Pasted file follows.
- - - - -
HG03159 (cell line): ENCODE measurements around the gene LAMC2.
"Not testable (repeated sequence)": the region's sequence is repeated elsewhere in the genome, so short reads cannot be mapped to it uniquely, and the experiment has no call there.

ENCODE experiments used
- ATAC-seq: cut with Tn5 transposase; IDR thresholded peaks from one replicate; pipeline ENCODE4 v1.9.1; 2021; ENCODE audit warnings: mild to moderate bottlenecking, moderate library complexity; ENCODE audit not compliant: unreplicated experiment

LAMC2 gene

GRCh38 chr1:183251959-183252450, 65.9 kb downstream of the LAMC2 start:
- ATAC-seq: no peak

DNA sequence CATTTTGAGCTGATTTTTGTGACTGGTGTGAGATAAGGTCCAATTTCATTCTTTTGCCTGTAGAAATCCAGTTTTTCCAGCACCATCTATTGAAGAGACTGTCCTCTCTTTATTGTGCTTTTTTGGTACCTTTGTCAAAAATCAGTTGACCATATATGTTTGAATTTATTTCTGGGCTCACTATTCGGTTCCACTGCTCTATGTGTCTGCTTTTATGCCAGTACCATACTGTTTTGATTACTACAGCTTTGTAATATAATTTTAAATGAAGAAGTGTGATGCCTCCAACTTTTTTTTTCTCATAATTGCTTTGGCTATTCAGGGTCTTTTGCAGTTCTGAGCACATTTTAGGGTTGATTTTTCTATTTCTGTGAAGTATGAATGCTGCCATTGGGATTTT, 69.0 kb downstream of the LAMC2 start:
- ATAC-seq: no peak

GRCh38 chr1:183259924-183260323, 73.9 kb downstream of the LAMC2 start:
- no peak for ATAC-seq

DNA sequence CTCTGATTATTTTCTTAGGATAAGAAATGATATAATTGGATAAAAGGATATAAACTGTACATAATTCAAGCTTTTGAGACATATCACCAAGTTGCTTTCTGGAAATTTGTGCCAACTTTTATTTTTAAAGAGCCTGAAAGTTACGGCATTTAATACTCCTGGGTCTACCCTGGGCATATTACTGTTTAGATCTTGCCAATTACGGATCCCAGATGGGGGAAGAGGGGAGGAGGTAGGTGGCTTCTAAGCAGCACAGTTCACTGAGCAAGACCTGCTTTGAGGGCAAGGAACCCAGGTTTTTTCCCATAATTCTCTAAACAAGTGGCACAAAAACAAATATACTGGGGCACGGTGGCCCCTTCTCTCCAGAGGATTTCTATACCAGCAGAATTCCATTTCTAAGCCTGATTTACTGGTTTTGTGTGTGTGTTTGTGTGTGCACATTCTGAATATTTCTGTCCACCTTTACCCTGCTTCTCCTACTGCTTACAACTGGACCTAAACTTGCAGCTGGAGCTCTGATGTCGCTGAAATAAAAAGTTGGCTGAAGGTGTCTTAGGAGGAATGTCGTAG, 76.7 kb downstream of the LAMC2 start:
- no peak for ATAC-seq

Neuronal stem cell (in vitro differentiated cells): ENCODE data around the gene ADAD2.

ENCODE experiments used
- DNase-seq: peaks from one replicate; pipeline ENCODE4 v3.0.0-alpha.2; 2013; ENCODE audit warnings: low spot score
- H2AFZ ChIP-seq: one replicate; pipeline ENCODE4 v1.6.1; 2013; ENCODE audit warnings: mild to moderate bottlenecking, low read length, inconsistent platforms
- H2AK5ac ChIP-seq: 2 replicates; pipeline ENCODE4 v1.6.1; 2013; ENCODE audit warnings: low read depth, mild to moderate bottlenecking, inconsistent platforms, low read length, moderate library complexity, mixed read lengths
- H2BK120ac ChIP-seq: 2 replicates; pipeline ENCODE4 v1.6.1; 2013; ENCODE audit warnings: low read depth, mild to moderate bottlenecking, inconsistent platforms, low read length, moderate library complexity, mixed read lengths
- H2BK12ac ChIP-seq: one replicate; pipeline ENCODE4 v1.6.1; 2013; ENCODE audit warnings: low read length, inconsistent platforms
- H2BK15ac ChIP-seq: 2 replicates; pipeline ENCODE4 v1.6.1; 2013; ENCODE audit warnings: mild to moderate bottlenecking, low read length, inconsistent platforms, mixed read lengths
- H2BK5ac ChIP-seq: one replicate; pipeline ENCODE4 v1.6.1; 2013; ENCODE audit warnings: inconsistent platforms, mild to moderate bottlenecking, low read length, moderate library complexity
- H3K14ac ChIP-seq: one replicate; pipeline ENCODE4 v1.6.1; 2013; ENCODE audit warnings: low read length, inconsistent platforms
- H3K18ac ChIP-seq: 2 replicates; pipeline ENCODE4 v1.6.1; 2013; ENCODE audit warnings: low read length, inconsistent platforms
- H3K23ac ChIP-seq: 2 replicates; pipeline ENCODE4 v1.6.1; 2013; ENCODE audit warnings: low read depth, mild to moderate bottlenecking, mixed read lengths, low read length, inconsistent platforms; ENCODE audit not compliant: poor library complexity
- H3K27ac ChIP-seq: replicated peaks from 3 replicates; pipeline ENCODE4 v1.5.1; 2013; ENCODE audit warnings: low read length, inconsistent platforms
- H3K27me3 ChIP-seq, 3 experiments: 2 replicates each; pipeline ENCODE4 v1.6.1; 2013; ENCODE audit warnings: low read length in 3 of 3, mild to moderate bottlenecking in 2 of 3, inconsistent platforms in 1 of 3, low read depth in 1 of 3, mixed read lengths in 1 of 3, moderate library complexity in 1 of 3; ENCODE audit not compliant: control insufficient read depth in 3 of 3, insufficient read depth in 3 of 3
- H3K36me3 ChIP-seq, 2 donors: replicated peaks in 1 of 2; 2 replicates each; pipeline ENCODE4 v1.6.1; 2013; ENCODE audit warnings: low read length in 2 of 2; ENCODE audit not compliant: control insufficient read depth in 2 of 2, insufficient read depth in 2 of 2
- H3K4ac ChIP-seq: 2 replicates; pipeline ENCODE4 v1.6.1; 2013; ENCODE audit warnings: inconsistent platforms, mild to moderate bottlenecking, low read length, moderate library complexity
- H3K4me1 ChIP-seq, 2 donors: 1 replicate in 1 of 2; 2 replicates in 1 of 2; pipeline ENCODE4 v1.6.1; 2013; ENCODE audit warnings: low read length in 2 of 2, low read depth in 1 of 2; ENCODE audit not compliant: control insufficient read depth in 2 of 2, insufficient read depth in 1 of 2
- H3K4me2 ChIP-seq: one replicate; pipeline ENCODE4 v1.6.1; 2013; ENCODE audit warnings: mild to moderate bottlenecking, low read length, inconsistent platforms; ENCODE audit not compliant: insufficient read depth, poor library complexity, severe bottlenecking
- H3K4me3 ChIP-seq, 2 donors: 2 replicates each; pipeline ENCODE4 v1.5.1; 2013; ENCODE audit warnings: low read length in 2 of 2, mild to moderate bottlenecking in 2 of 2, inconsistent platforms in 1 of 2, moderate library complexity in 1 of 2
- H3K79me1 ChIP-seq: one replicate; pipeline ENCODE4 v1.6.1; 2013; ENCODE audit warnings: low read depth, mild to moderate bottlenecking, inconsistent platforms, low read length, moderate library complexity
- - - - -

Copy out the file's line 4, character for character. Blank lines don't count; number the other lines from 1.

- ATAC-seq: cut with Tn5 transposase; IDR thresholded peaks from one replicate; pipeline ENCODE4 v1.9.1; 2021; ENCODE audit warnings: mild to moderate bottlenecking, moderate library complexity; ENCODE audit not compliant: unreplicated experiment